Kaira Jewel Lingo is a Dharma teacher and lived as an ordained nun for 15 years in Thich Nhat Hanh’s Order of Interbeing, and is now based in New York. She provides individual spiritual mentoring and leads retreats internationally, offering mindfulness programs for educators, parents and youth in schools, in addition to activists, people of color, artists and families. She mentors with the Mindfulness Meditation Teacher Certification Program, was lead teacher for Mindful Schools’ year long training for educators, teaches teens and adults with Inward Bound Mindfulness Education, and is a guiding teacher for One Earth Sangha. She edited Thich Nhat Hanh’s Planting Seeds: Practicing Mindfulness with Children and has been published in numerous other books and magazines. She explores the interweaving of art, play, ecology and embodied mindfulness practice and is an InterPlay leader. Read her recent article, In Times of Crisis Call Upon the Strength of Peace, published in Lion’s Roar magazine.
Given on Dr. King's birthday, we explore how we can each give rise to bodhicitta and support the realization of justice: the expression of love in public. Kaira Jewel first shares about the personal impact of Dr. King on her life, introducing her father, Al Lingo, who makes a cameo appearance to briefly share about working with Dr. King in the Civil Rights Movement in the South. She then explores the friendship between Thich Nhat Hanh and Dr. King and their common effort to build the Beloved Community. Then we look at how caring for ourselves is caring for others and vice versa, and how bodhicitta is an inexhaustible source of energy and confidence, because it helps us clarify what our ultimate concern is. We end with how we can engage in activism, and work on behalf of the world in a way that doesn’t lead to burnout.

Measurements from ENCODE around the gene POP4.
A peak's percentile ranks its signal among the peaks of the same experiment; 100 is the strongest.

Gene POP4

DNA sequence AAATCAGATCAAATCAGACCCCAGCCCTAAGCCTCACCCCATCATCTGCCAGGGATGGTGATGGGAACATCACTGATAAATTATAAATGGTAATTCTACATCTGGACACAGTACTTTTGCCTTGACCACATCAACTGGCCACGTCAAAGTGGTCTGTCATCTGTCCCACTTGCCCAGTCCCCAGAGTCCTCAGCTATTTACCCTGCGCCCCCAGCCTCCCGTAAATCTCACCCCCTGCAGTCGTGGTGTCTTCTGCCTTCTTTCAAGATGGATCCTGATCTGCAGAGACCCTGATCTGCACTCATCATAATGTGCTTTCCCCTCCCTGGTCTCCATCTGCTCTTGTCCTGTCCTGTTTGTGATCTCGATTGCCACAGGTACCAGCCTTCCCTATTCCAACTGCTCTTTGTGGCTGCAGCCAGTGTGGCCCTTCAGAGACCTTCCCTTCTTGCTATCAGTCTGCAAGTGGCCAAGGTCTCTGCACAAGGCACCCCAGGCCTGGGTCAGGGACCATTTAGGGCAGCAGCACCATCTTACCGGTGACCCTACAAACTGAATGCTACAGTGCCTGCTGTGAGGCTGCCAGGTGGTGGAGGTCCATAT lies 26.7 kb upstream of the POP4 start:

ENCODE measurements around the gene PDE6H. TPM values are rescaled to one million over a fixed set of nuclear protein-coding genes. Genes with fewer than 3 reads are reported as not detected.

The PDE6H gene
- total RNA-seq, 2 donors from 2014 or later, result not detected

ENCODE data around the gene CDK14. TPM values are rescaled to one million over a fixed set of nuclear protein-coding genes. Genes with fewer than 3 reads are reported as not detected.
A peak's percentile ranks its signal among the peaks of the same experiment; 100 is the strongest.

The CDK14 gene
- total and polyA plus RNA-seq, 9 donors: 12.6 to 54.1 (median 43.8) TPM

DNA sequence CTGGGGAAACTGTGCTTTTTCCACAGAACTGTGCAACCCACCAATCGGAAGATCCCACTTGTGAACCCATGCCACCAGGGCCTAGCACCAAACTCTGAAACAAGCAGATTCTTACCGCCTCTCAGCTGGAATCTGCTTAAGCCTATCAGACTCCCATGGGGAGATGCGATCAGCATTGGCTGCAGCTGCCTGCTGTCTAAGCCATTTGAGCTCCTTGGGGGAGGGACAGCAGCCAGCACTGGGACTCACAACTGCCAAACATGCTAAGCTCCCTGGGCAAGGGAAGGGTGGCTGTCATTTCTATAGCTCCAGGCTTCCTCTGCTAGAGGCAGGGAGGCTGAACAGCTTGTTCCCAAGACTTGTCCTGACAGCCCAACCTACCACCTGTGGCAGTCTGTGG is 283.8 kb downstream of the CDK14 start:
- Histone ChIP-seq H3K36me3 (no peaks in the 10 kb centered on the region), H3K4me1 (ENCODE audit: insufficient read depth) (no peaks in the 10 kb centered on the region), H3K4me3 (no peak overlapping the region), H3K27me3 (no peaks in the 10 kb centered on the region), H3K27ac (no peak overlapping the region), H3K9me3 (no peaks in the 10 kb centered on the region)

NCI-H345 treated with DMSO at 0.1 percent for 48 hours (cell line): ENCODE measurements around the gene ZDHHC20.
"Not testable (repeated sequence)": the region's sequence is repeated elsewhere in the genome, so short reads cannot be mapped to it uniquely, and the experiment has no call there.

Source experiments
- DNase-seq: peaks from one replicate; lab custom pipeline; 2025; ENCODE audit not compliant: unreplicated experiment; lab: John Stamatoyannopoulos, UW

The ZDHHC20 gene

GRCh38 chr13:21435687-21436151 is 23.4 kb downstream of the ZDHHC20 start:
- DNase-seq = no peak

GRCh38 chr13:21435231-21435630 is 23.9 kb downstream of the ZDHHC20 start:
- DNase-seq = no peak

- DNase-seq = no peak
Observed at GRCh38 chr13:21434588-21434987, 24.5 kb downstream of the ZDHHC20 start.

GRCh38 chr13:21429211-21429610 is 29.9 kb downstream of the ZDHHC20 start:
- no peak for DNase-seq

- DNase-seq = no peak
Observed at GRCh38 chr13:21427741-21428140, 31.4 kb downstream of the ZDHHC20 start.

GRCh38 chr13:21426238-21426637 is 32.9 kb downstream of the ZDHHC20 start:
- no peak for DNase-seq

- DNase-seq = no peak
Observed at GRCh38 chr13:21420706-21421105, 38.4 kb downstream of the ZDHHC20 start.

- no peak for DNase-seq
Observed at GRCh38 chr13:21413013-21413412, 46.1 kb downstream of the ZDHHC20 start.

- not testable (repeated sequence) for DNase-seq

We begin with metta as heart training, a practice of awakening and growing our heart and explore how our practice of metta can also support and help to transform others. Then we move into obstacles to metta meditation and how to practice with them, covering when metta feels mechanical, distractions, grief, doubt, anger, and struggling to offer metta to ourselves. We close looking at how metta can be a protection and also how the Earth can be a source and inspiration for metta.